Tali is a poet, born in Jerusalem, Israel. She has written four bilingual poetry books and her literary works have been translated and published in many languages.
A few details about yourself.
My name is Tali Cohen Shabtai, I am a poet and I was born in Jerusalem, Israel.
I first started writing at the age of six, became a straight-A student in high school and was submitted in ninth grade to the matriculation exam in literature.
I wrote for the school newspaper, and my first poem was published in a well-known, popular journal in Israel for adults when I was only 13.
I have written three books:
“Purple diluted in a black’s thick” – bilingual, Gvanim publishing house, Tel Aviv, 2007
“Protest” – bilingual , Sifrei Iton 77 publishing house, Tel Aviv, 2012
“Nine years from you” – bilingual, Sifrei Iton 77 publishing house, Tel Aviv, 2018.
During 2021 my thick-volume book will be published as a book of poetry, written in Hebrew and English.
My works have been translated in many languages and my achievements are many, especially in my publications in English as a second language.
I have been living for years in the United States and Europe.
What does being an exophonic writer mean to you?
“Man is but his native landscape pattern” – [Russian-born Hebrew poet] Shaul Tchernichovsky.
I do not accept with a strong nod and side with this well-known proverb, and if I do, I have to turn the tables: I mean, me and my homeland-Jerusalem, Israel, but does my belonging as an “Israeli”—only by definition—belong and/or connect to Israeliness, to the culture in my country, and moreover to the world of literature in Israel? The answer is unequivocally no!
I am a woman with a broad-minded vision, very cosmopolitan and interested in the universalism of cultures, landscapes and livelihoods other than those in my reach and familiar to me (which has earned me a reputation as an international poet). I lived for years across the ocean and from here I strive so that even what is expected after these statements, I will also use what is most precious to me—my poetry in a foreign language. It does not indicate detachment, on the contrary, it indicates that a person can be flexible with their “native landscape pattern,” that a man has the fundamental choice of how to use his art, and for that matter in what language.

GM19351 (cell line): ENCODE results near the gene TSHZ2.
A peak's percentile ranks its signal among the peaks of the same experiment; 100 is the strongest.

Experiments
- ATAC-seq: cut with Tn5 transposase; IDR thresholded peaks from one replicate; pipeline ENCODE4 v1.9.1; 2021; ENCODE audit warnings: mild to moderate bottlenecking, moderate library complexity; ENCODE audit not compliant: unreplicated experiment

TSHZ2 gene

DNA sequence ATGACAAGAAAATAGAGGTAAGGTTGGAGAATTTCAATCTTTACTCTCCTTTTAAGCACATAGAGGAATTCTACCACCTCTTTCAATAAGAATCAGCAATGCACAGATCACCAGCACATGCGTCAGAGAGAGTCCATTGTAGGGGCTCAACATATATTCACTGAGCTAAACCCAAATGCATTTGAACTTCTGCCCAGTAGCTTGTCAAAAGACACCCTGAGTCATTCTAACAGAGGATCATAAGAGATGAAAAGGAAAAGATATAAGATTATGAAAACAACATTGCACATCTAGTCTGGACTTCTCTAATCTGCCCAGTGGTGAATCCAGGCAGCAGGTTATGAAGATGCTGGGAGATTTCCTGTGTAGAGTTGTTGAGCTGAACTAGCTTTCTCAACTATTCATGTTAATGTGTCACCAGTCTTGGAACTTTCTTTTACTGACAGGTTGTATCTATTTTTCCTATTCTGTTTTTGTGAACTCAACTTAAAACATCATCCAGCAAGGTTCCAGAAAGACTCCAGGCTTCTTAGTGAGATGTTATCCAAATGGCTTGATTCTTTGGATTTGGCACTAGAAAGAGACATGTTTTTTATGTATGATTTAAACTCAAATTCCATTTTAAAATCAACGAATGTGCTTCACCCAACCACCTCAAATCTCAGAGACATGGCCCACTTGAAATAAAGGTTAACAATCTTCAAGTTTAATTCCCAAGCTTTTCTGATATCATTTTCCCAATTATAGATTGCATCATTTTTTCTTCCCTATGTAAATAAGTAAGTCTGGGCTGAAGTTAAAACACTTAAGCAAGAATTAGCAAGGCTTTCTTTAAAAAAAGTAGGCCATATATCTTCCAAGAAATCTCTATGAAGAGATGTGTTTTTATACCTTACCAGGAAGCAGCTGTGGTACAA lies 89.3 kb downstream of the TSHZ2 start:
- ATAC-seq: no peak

Also, Hebrew is very dear to me, and there are no mistakes with me. The maximal potential of my messages feels clearer and more complete in Hebrew.
However, I write in English because there is less friction, war, there is lightness and freedom in my second book of poetry, which was published in 2012, called “Protest “—it was written about it that “the poems express real and mental exile, and they are necessary”. . .”The book’s symbolism plays a considerable role in the division of poetry into two different languages, reflecting the exile element in existence, Hebrew poetry expresses the exile of Cohen Shabtai, while the poetry in English documents the freedom.”
From here, there is an element of exile in my being and I emphasized it before, when I described it as a loose affiliation to my home country yet very grounded.
Not for nothing are all my four books written in English and Hebrew.
It used to be considered a paradox, nowadays it has a name: exophony.
What do you write? What is your writing process like?
This is unequivocally the tactic of a poet that is very subjective to each and every one. In the past two years, I have begun to make it easier on myself and make room for publishing intuitive poems that were written in the blink of an eye, and did not go through the processing stages from first draft to a completed poem. I revealed that these are the poems that the audience connects with the most. I often look through journals to investigate from different aspects or a specific aspect the issue about which I am writing. The poem begins with a sentence or paragraph, and after that comes a moment of musing and concentration and inspiration as I expand this raw material into a written work, erase, add, read it to myself—hear how the tone of the poem sounds, until the poem is ready and completed so that I directly add it to the file of poems for future publication in my books. I hope I have clarified this.
Also, I need four walls that envelop me where my desktop is situated (in my home). This way I don’t feel detached, my concentration level is healthy and clarity of mind at its utmost. Indeed, I write everywhere, but in order to process the writing into a written poem, I have to sit on a wide wickerwork chair and do it at my desktop with a double-glazed window beside me that overlooks a narrow courtyard containing three generations— grandmother, mother, and daughter. Their talk is always vocal and loud and lacking restrain, and they are the symphony as I write my creations. By the way, all 350 pages of my fourth book I wrote from this space.
What’s the last book that made you cry?
I don’t have one of those in stock, nor in my lexicon.
I can be saddened by things that I read, but between the feeling of sadness and the reproduction of a tear or moisture in my eyes there is a great dissonance in me.
What advice would you give to other exophonic writers?
To those who write in a language not generally regarded as their first or mother tongue, and to some exophonic authors that may be bilingual or multilingual from their childhood years, even polyglots, while others may write in an acquired language;
and to the writers whose second language is acquired early in life, for example through immigration, and it is not always clear whether the writer should strictly be classified a non-native speaker;
and to those who write in a non-native language, in cases where the language is acquired through exile or migration;
I have one piece of advice:
Keep on writing your way!
Read Tali Cohen Shabtai’s poem for Litehouse here